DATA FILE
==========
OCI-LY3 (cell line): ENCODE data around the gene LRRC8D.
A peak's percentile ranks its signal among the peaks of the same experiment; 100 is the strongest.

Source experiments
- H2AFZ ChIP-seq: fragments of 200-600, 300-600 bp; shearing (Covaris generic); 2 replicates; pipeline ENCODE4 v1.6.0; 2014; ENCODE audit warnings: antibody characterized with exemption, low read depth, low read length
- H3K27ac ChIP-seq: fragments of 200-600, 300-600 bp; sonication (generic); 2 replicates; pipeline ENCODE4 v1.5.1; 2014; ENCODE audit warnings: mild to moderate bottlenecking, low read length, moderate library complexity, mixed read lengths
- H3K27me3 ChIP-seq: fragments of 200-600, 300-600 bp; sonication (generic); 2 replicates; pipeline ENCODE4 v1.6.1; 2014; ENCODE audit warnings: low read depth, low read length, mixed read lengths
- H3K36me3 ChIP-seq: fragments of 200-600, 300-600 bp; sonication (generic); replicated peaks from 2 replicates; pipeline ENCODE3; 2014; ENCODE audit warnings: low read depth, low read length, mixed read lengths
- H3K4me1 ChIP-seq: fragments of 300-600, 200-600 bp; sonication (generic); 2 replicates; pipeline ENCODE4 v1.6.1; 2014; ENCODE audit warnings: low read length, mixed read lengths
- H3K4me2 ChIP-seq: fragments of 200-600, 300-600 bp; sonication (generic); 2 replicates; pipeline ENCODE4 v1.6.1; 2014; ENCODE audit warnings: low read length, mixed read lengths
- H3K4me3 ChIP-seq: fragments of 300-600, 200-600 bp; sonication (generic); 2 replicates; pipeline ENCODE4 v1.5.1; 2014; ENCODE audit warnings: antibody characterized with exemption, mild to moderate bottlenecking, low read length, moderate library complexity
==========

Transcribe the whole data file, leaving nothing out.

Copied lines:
OCI-LY3 (cell line): ENCODE data around the gene LRRC8D.
A peak's percentile ranks its signal among the peaks of the same experiment; 100 is the strongest.

Source experiments
- H2AFZ ChIP-seq: fragments of 200-600, 300-600 bp; shearing (Covaris generic); 2 replicates; pipeline ENCODE4 v1.6.0; 2014; ENCODE audit warnings: antibody characterized with exemption, low read depth, low read length
- H3K27ac ChIP-seq: fragments of 200-600, 300-600 bp; sonication (generic); 2 replicates; pipeline ENCODE4 v1.5.1; 2014; ENCODE audit warnings: mild to moderate bottlenecking, low read length, moderate library complexity, mixed read lengths
- H3K27me3 ChIP-seq: fragments of 200-600, 300-600 bp; sonication (generic); 2 replicates; pipeline ENCODE4 v1.6.1; 2014; ENCODE audit warnings: low read depth, low read length, mixed read lengths
- H3K36me3 ChIP-seq: fragments of 200-600, 300-600 bp; sonication (generic); replicated peaks from 2 replicates; pipeline ENCODE3; 2014; ENCODE audit warnings: low read depth, low read length, mixed read lengths
- H3K4me1 ChIP-seq: fragments of 300-600, 200-600 bp; sonication (generic); 2 replicates; pipeline ENCODE4 v1.6.1; 2014; ENCODE audit warnings: low read length, mixed read lengths
- H3K4me2 ChIP-seq: fragments of 200-600, 300-600 bp; sonication (generic); 2 replicates; pipeline ENCODE4 v1.6.1; 2014; ENCODE audit warnings: low read length, mixed read lengths
- H3K4me3 ChIP-seq: fragments of 300-600, 200-600 bp; sonication (generic); 2 replicates; pipeline ENCODE4 v1.5.1; 2014; ENCODE audit warnings: antibody characterized with exemption, mild to moderate bottlenecking, low read length, moderate library complexity